It was an unusual but not unheard-of sight at the Lake of the Ozarks. On Monday, May 10, a 40-foot sunken boat that had been submerged for at least a decade was dredged out from under a dock at the 26 Mile Marker.
Tom Devlin, owner of the property where the boat was found, had no idea that there was something lurking under his dock until he called Ameren to get a dock license. They told him the property had an outstanding bill for a vessel they had previously removed... and also there was a boat under his dock.
“This boat had been sitting underwater for three or four owners previously and no one had been asked to remove it until we went to ask for a dock permit,” Devlin said.
Devlin hired Hart Diving and Salvage to pull up the sunken craft. Divers started by attaching airbags to the vessel, two 8,000-lb airbags to the back and two 6,000-lb airbags to the front. A job like this is bound to be complicated, and this one did not disappoint. The boat was settled in the mud, and not directly under the dock slip. It was under the dock structure, so if raised straight to the surface, the 40-foot boat could seriously damage the dock.
As the airbags started to inflate, the divers maneuvered it back into the slip and raised it to the surface, revealing a huge, water-stained craft that had been submerged and stuck in the mud for over a decade.
“It had about two feet of sludge in the bottom, just mud. But if you looked in, you could see the steering wheel and the couch and the kitchen area,” Devlin said.
When the boat came to the surface, Devlin found identification that showed that it was a 1975, 40-ft Boatel Houseboat. The divers began pumping out water with a pump that could remove up to a 1,000 gallons a minute. But it still took five hours to remove enough water to tow the boat to shore.
According to Devlin, the house and boat had been foreclosed on many years ago and had sat vacant for quite awhile. It appears the boat sank during that time since the next owner had attached chains to the dock, apparently in an attempt to raise the vessel himself. After that owner passed away, the property passed to a family member who then sold it to Devlin, who says he only found out about the boat after applying for a dock permit from Ameren.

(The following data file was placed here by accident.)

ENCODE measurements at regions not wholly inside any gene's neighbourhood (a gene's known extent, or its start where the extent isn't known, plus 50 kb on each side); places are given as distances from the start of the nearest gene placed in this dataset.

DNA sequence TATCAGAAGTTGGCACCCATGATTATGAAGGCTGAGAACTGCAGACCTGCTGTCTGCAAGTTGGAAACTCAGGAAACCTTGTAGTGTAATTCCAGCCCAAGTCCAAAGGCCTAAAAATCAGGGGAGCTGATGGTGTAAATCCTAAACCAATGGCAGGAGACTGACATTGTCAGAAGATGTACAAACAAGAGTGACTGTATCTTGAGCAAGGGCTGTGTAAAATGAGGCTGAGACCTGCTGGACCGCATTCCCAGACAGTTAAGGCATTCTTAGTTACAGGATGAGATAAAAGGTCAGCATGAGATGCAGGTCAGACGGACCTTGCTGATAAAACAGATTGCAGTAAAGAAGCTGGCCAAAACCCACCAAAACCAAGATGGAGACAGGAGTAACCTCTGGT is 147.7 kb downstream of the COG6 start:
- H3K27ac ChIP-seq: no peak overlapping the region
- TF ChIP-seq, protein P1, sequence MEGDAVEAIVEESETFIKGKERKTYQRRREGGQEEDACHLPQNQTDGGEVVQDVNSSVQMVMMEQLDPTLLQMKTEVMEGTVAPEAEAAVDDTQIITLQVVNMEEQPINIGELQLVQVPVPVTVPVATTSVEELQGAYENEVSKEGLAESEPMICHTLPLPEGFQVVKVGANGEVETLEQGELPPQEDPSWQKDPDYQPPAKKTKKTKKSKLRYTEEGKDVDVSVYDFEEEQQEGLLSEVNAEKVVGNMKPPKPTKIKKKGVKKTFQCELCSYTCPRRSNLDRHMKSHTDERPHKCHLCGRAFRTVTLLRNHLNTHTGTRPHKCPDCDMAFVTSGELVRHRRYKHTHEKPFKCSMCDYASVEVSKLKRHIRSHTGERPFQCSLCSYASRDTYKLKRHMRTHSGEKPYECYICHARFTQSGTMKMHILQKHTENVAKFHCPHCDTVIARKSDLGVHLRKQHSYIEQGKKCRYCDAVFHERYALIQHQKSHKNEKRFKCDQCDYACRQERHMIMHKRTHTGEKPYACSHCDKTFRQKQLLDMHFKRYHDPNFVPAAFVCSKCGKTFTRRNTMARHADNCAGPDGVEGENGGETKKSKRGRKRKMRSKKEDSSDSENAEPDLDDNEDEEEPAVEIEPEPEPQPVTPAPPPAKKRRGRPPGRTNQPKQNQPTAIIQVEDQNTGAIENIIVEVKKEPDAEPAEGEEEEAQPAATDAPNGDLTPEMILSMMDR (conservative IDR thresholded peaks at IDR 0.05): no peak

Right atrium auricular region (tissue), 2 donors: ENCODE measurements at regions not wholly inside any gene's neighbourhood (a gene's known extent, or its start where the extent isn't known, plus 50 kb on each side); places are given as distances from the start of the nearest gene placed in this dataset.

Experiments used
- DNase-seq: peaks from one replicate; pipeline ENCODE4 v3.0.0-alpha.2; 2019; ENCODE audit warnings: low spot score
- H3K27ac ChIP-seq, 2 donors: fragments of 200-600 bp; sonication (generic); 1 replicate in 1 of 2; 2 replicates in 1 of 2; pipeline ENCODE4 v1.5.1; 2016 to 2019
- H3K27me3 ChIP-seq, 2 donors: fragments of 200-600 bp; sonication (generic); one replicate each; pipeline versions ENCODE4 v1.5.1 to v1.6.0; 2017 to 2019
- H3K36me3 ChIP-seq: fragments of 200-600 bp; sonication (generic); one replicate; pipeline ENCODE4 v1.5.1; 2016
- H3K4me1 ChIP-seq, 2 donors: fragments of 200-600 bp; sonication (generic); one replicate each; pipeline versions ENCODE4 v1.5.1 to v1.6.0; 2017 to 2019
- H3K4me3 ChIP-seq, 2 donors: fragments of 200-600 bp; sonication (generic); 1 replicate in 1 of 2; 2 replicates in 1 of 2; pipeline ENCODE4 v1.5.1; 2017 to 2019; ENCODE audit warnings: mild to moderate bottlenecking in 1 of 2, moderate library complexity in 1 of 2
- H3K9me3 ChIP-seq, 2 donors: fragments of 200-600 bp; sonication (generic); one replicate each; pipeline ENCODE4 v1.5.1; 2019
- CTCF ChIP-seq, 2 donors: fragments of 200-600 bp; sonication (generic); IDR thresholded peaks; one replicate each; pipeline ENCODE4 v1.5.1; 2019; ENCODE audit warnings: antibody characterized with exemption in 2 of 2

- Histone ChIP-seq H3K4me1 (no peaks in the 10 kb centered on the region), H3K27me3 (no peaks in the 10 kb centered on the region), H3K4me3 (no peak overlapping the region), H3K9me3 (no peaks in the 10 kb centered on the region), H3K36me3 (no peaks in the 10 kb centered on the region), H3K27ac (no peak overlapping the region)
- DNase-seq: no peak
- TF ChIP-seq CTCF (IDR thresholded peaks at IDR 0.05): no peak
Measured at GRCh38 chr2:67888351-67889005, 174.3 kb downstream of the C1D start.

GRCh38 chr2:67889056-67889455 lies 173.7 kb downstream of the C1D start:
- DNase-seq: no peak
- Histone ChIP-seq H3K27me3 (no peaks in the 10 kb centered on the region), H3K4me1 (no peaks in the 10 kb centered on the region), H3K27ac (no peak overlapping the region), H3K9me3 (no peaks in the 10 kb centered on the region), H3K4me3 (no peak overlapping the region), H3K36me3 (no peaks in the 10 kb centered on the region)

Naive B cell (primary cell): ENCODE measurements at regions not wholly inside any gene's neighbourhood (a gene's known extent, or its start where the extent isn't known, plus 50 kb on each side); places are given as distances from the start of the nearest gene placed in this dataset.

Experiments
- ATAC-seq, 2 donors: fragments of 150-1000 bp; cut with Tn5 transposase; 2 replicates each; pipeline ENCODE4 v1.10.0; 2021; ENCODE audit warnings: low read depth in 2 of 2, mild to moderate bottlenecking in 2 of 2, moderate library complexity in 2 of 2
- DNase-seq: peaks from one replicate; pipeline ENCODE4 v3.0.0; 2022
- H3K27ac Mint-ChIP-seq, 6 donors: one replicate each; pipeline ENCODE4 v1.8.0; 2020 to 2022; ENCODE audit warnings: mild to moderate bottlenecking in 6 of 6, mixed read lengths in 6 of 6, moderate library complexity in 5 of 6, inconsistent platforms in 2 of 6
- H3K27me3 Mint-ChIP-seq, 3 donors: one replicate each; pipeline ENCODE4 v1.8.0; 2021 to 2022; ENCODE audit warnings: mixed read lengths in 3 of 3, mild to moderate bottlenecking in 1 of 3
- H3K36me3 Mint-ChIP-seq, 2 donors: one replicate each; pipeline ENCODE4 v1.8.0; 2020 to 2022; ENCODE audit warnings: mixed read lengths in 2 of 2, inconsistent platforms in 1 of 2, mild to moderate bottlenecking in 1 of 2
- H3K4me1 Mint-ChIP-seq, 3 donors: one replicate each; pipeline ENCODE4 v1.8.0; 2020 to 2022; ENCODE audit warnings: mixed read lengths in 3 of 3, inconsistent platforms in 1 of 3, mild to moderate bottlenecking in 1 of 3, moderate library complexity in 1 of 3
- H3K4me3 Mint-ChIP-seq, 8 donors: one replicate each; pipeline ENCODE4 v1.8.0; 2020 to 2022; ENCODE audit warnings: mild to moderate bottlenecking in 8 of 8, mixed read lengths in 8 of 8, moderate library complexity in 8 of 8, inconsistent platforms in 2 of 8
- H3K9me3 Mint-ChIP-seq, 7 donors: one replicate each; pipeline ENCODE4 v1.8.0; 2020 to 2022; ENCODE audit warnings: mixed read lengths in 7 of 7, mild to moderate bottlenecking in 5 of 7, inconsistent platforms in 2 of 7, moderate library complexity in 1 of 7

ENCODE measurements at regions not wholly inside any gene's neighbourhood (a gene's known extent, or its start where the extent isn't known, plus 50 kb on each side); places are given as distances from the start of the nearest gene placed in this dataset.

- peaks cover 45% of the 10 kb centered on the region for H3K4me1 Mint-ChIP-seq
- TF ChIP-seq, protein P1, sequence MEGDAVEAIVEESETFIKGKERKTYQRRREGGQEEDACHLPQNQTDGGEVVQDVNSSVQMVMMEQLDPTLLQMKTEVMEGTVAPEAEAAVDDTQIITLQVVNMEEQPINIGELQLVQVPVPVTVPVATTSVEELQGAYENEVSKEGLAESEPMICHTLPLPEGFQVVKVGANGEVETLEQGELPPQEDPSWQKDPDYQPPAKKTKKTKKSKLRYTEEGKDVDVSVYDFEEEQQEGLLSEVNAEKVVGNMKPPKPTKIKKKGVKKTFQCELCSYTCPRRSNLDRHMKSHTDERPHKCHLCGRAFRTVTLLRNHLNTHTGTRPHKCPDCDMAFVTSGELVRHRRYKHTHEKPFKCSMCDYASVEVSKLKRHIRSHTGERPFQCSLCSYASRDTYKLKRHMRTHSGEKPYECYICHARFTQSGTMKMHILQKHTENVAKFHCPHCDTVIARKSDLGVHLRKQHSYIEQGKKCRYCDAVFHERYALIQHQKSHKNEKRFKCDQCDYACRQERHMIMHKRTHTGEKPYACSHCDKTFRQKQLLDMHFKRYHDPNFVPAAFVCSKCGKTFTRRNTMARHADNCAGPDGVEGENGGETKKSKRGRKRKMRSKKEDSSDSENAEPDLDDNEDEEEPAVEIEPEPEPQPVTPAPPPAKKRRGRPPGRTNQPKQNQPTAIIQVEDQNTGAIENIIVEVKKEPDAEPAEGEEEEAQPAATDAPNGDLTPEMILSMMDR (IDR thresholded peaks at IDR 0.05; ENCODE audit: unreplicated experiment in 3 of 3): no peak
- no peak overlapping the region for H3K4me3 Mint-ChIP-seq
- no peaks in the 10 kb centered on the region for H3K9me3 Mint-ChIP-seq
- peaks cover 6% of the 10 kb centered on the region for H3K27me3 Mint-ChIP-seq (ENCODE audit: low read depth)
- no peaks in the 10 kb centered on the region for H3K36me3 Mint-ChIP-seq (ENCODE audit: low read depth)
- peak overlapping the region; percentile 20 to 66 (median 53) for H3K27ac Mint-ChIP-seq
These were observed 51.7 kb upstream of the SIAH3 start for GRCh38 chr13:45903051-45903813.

After enough water was removed from the vessel, Hart Diving and Salvage towed the boat to a ramp half a mile away. But the fiberglass hull had become so brittle over the years that there was concern the vessel would snap in half as it was being pulled to shore.
“The fiberglass was so dilapidated in some areas that they would pull on it and it would just pop off,” Devlin said.
But, despite those concerns, the boat made it to shore. Unsurprisingly, after 15 years underwater, the boat was completely unsalvageable, and in the end the vessel was crushed by an excavator and taken to a landfill. The entire process took 12 people and four boats, and the crew was there from 7 a.m. to 7 p.m.
Although Devlin is thankful the boat has been removed, he's unhappy that he ended up being stuck with the cost.
“When you buy a property down there, you can’t tell what’s under the water in front of you,” he pointed out. “Are you going to have to have your real estate agent go through with sonar ahead of time to make sure there’s nothing in front of your place? Because you’ll be responsible for that.”
Devlin is still in discussions with Ameren about who will pay for the boat's removal.
View more photos of the boat's removal in the slideshow below:
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